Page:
Parts of the roughly two hour Akira drag, while Otomo’s later Steamboy (2004) gets lost within a massive set piece after a near perfect opening first reel or so.… Read the rest

Categories
Features Live Action Movies

The Railway Children
Return

Director – Morgan Matthews – 2022 – UK – Cert. PG – 98m

***1/2

Almost four decades after the events in The Railway Children, three siblings are evacuated from the wartime bombing raids of Salford to the safer Yorkshire countryside– out in cinemas on Friday, July 15th

In 1944, with Britain at war and German bombing intensifying, children are being evacuated from the cities to the countryside, leaving their parents to live with substitute parents and / or families for the duration. Thus, in Salford, their mother puts Lily (Beau Gadsdon), Angela (Jessica Baglow) and Ted (Zac Cudby) on a train to the small country town of Oakworth in Yorkshire. Arriving with many other children, they wait to be assigned to a family.

However, because there are three of them – and possibly also because Angela has got rid of the smart dress that her mother made her wear for a more comfortable outfit – no family is forthcoming. So grandmother Bobbie (Jenny Agutter, reprising her role from The Railway Children, Lionel Jeffries, 1970) persuades her daughter Annie (Sheridan Smith), the local headmistress, to take the trio even though the latter isn’t sure they can manage three, and the three children move in to their new home, The Three Chimneys.… Read the rest

Categories
Animation Features Movies

Maquia:
When
The Promised
Flower Blooms
(Sayonara
No Asa
Ni Yakusoku
No Hana
O Kazaro,
さよなら
の朝に約束
の花を
かざろう)

Director – Mari Okada – 2018 – Japan – Cert. 15 – 115m

***

Like a virgin. A refugee girl from an immortal race adopts an orphaned human baby to raise as her own until he leaves her as an adult – plays in the Anime season April / May 2022 at BFI Southbank

The Iolph are the Clan Of The Separate: they live for hundreds of years but remain in their isolated enclave cut off from the rest of humanity. They weave fabric called the Hibiol on looms; the Hibiol contains within it the storylines of their lives which the Iolph can feel and read.

Maquia and Leilia are friends. Leilia is the tomboy, getting into trouble. One day, Mezarte riders on dragons called the Renato attack and decimate the Iolph colony. Leilia is taken prisoner to be married off to the invading Mezarte prince while Maquia escapes on a Renato which goes beserk infected with the disease Red Eye, literally crashing and burning in a forest miles from home. She takes refuge in a village which has similarly been attacked and finds a baby which she prises free from the rigor mortis grip of its mother’s corpse and names the boy Erial.… Read the rest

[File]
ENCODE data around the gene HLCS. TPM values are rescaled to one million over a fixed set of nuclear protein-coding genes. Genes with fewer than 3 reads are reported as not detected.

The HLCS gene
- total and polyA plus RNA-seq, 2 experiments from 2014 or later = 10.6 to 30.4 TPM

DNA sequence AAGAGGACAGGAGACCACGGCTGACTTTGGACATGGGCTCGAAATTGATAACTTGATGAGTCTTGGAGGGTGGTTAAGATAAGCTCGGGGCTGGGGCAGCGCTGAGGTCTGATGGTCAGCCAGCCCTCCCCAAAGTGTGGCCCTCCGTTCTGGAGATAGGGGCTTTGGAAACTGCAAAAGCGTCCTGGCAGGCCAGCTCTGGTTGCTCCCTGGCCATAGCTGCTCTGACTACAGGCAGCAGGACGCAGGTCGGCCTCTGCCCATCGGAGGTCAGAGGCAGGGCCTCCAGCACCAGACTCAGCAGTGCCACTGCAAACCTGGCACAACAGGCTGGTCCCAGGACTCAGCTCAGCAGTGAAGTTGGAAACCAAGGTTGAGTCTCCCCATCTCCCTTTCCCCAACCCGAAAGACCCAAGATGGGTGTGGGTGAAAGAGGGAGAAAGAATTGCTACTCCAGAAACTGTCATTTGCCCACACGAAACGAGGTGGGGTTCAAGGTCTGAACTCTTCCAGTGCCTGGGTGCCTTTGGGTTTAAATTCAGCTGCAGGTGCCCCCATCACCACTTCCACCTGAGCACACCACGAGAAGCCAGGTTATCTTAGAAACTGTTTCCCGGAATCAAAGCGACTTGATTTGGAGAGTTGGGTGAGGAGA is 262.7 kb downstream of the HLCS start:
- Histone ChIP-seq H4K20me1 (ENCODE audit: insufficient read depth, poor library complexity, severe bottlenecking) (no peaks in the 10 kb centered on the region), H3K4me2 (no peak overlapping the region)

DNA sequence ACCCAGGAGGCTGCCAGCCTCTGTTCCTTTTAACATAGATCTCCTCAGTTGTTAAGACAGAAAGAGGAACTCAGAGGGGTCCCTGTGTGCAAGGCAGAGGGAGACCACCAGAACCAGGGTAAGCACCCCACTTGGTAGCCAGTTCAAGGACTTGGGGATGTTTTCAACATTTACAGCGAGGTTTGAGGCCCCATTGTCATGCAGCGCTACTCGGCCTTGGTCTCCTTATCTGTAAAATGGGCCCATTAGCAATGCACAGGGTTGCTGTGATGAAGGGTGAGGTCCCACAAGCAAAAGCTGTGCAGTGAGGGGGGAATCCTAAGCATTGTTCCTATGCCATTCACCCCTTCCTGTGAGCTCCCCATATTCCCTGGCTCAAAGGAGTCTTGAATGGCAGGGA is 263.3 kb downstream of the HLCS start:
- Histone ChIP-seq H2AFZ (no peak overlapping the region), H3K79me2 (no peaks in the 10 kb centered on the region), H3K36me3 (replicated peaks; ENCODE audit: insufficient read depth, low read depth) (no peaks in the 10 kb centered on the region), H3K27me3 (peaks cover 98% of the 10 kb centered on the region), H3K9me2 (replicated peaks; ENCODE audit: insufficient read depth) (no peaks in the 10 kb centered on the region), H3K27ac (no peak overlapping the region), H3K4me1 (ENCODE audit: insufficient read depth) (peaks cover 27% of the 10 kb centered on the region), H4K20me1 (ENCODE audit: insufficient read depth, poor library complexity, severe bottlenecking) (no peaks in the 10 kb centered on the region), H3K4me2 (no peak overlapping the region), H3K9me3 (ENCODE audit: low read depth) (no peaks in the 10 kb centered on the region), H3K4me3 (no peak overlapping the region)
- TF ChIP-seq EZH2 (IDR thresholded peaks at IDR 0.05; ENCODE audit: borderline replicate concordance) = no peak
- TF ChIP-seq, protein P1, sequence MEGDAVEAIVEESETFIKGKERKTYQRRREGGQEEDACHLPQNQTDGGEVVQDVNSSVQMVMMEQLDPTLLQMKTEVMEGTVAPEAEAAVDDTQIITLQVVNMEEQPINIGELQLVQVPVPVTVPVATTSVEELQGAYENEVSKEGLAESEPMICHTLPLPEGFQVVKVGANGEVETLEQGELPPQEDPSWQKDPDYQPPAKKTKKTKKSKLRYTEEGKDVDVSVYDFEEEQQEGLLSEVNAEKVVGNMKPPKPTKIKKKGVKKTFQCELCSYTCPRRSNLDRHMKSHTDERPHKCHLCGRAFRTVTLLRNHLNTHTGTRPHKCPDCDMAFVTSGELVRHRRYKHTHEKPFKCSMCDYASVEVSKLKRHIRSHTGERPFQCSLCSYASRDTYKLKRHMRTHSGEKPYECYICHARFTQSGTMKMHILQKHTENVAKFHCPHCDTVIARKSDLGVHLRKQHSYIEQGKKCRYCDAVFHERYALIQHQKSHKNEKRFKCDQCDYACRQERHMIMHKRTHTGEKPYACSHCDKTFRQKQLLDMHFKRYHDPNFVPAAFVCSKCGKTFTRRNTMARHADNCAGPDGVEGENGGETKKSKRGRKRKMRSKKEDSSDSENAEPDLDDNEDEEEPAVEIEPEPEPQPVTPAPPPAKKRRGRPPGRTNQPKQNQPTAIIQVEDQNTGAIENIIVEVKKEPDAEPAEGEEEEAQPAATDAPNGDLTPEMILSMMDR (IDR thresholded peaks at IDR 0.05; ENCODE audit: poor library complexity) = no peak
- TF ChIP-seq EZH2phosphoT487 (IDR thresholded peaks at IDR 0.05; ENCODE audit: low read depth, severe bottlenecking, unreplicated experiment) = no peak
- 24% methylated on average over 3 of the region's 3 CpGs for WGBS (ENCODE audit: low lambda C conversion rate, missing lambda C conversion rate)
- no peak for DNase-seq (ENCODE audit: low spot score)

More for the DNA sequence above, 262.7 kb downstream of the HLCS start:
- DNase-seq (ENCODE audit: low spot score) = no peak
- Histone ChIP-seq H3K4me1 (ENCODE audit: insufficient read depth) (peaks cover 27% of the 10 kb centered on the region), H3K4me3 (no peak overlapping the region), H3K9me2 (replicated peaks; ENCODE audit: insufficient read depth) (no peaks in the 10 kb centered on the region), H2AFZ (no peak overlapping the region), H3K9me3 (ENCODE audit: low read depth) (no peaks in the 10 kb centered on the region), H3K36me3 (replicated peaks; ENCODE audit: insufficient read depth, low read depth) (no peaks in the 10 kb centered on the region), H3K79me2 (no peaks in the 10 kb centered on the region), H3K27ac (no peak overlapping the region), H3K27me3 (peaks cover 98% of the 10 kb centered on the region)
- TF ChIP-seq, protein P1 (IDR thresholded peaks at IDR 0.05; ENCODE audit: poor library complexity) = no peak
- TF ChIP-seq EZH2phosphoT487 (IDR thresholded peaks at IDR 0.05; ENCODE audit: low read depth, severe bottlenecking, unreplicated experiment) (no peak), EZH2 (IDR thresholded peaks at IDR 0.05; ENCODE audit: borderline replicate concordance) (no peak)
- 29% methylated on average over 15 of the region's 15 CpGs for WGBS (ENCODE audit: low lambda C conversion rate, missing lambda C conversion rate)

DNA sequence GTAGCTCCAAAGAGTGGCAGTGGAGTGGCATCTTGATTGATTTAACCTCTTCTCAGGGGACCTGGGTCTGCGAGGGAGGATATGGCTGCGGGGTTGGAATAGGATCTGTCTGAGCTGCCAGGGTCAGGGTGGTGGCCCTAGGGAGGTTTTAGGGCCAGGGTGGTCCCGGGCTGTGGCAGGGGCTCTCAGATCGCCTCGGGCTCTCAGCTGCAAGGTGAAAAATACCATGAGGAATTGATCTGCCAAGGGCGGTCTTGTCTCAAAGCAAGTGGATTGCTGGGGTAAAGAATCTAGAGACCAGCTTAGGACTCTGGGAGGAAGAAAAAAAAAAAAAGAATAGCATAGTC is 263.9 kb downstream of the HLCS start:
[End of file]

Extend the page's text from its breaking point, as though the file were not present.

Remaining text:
Categories
Features Live Action Movies

Amulet

Director – Romola Garai – 2020 – UK – Cert. 15 – 99m

*****

A border checkpoint soldier moves into a suburban, London house with a dark secret in the attic – out on VoD on Monday, February 28th

Somewhere in Russia or Eastern Europe – it’s not clear exactly where – a soldier (Alec Secareanu) is billeted in an austere wooden hut within walking distance of the border checkpoint he mans between certain hours of the day. The rest of the time, he wanders in the local woodlands. In one location, he gets the urge to dig in the peaty earth and finds a small figure – the eponymous amulet – of a female deity.

One day, a woman (Angeliki Papoulia) runs down the road towards the checkpoint, despite his warnings that he’ll shoot her, then trips. He takes her in, introduces himself as Tomaz and lets her use the shelter of his hut. Eventually it comes out that Miriam wants to cross the border, over which her estranged husband took their daughter, with whom she wishes to be reunited.

Is this in his past? It it a dream? It’s not entirely clear. In another reality or time period, Tomaz (now with a beard) is an immigrant in London, living in a squat and struggling to hold things together with piecemeal building work.… Read the rest

Categories
Features Live Action Movies

Every Time I Die

Director – Robi Michael – 2019 – US – 97m

***1/2

Reality disintegrates around a man tormented by the accidental, childhood death of his sister – on VoD from Monday, October 26th

People who’ve apparently died then come back to life have often reported the sensation of going down a dark tunnel towards the light, which they then haven’t reached because they’ve been brought back to life. That motif is realised a repeated, clumsy special effect at various points in Every Time I Die, along with more subtle and arguably more successful variants on the same theme, such as a child waking up in a hospital room where the door is slightly ajar revealing a light source beyond.

Other elements recur too: protagonist Sam (Drew Fonteiro) repeatedly feels a pain in his head and blacks out, only to repeatedly come to or wake up in another scenario. He wakes as a young lad of eight (Kenneth Moronta), a camera on the table in front of him, in the hospital room with the door ajar and the light beyond, Then he wakes up, in that device we’ve seen so many times in movies where it was all a dream. Here he wakes staring at the face of Mia (Melissa Macedo) who has spent the night with him and now must leave early to go back to her husband Tyler (Tyler Dash White), a soldier recently returned from several months away on active duty.… Read the rest

Categories
Features Live Action Movies

Military Wives

Director – Peter Cattaneo– 2019 – UK – Cert.12A – 112m

**

Available on Blu-ray and DVD from Monday, July 6th.

Currently streaming on iTunes, Amazon Prime and Curzon Home Cinema.

Twenty and a bit years after the hilarious British comedy The Full Monty (Peter Cattaneo, 1997) in which a group of unemployed male steelworkers reinvent themselves as a striptease act, director Cattaneo tries something similar with a group of soldiers’ wives on a British army base at the time of the Afghanistan War who, in order to deal with their isolation from their active service husbands, reinvent themselves as a ladies choir.

Where the men in the earlier film underwent a crisis of identity when they lost their jobs, the women here are by default defined by their absent husbands, waiting for the text messages that inform them their men are out of satellite contact until further notice or, worse, the knock on the door bringing news of their loved one’s death.

I review Military Wives for DMovies.org.

Available on Blu-ray and DVD from Monday, July 6th.

Currently streaming on iTunes, Amazon Prime and Curzon Home Cinema.